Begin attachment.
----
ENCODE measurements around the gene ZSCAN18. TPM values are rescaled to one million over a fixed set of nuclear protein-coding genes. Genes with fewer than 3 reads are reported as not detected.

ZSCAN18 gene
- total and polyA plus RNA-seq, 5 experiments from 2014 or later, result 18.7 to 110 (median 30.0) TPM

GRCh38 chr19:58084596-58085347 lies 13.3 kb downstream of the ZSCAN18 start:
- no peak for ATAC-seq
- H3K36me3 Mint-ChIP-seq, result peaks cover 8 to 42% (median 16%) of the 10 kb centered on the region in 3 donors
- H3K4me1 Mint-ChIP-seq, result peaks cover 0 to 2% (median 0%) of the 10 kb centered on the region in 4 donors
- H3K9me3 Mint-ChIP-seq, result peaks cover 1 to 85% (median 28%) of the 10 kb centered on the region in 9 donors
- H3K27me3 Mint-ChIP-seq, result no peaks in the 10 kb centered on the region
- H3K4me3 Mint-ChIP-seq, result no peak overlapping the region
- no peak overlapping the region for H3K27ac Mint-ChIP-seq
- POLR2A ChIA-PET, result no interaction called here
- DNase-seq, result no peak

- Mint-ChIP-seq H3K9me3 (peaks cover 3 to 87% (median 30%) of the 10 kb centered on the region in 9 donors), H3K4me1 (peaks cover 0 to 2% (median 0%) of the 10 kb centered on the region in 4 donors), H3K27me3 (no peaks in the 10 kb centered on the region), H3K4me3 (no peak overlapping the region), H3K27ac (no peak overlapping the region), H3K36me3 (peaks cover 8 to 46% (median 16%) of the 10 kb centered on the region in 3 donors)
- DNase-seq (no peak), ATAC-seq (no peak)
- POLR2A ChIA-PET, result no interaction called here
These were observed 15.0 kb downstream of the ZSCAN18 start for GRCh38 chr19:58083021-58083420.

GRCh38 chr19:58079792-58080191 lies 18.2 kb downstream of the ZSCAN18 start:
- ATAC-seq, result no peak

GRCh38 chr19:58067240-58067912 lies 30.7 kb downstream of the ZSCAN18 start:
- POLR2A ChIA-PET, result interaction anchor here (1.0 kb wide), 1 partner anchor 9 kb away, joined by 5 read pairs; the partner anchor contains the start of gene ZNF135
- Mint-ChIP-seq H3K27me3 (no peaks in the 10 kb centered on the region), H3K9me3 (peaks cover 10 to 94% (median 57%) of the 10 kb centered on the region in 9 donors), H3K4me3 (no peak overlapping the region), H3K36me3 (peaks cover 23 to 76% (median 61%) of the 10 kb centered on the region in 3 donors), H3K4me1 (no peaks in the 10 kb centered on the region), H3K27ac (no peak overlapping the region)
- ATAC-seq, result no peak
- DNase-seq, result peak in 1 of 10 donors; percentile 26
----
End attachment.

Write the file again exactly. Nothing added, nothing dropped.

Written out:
ENCODE measurements around the gene ZSCAN18. TPM values are rescaled to one million over a fixed set of nuclear protein-coding genes. Genes with fewer than 3 reads are reported as not detected.

ZSCAN18 gene
- total and polyA plus RNA-seq, 5 experiments from 2014 or later, result 18.7 to 110 (median 30.0) TPM

GRCh38 chr19:58084596-58085347 lies 13.3 kb downstream of the ZSCAN18 start:
- no peak for ATAC-seq
- H3K36me3 Mint-ChIP-seq, result peaks cover 8 to 42% (median 16%) of the 10 kb centered on the region in 3 donors
- H3K4me1 Mint-ChIP-seq, result peaks cover 0 to 2% (median 0%) of the 10 kb centered on the region in 4 donors
- H3K9me3 Mint-ChIP-seq, result peaks cover 1 to 85% (median 28%) of the 10 kb centered on the region in 9 donors
- H3K27me3 Mint-ChIP-seq, result no peaks in the 10 kb centered on the region
- H3K4me3 Mint-ChIP-seq, result no peak overlapping the region
- no peak overlapping the region for H3K27ac Mint-ChIP-seq
- POLR2A ChIA-PET, result no interaction called here
- DNase-seq, result no peak

- Mint-ChIP-seq H3K9me3 (peaks cover 3 to 87% (median 30%) of the 10 kb centered on the region in 9 donors), H3K4me1 (peaks cover 0 to 2% (median 0%) of the 10 kb centered on the region in 4 donors), H3K27me3 (no peaks in the 10 kb centered on the region), H3K4me3 (no peak overlapping the region), H3K27ac (no peak overlapping the region), H3K36me3 (peaks cover 8 to 46% (median 16%) of the 10 kb centered on the region in 3 donors)
- DNase-seq (no peak), ATAC-seq (no peak)
- POLR2A ChIA-PET, result no interaction called here
These were observed 15.0 kb downstream of the ZSCAN18 start for GRCh38 chr19:58083021-58083420.

GRCh38 chr19:58079792-58080191 lies 18.2 kb downstream of the ZSCAN18 start:
- ATAC-seq, result no peak

GRCh38 chr19:58067240-58067912 lies 30.7 kb downstream of the ZSCAN18 start:
- POLR2A ChIA-PET, result interaction anchor here (1.0 kb wide), 1 partner anchor 9 kb away, joined by 5 read pairs; the partner anchor contains the start of gene ZNF135
- Mint-ChIP-seq H3K27me3 (no peaks in the 10 kb centered on the region), H3K9me3 (peaks cover 10 to 94% (median 57%) of the 10 kb centered on the region in 9 donors), H3K4me3 (no peak overlapping the region), H3K36me3 (peaks cover 23 to 76% (median 61%) of the 10 kb centered on the region in 3 donors), H3K4me1 (no peaks in the 10 kb centered on the region), H3K27ac (no peak overlapping the region)
- ATAC-seq, result no peak
- DNase-seq, result peak in 1 of 10 donors; percentile 26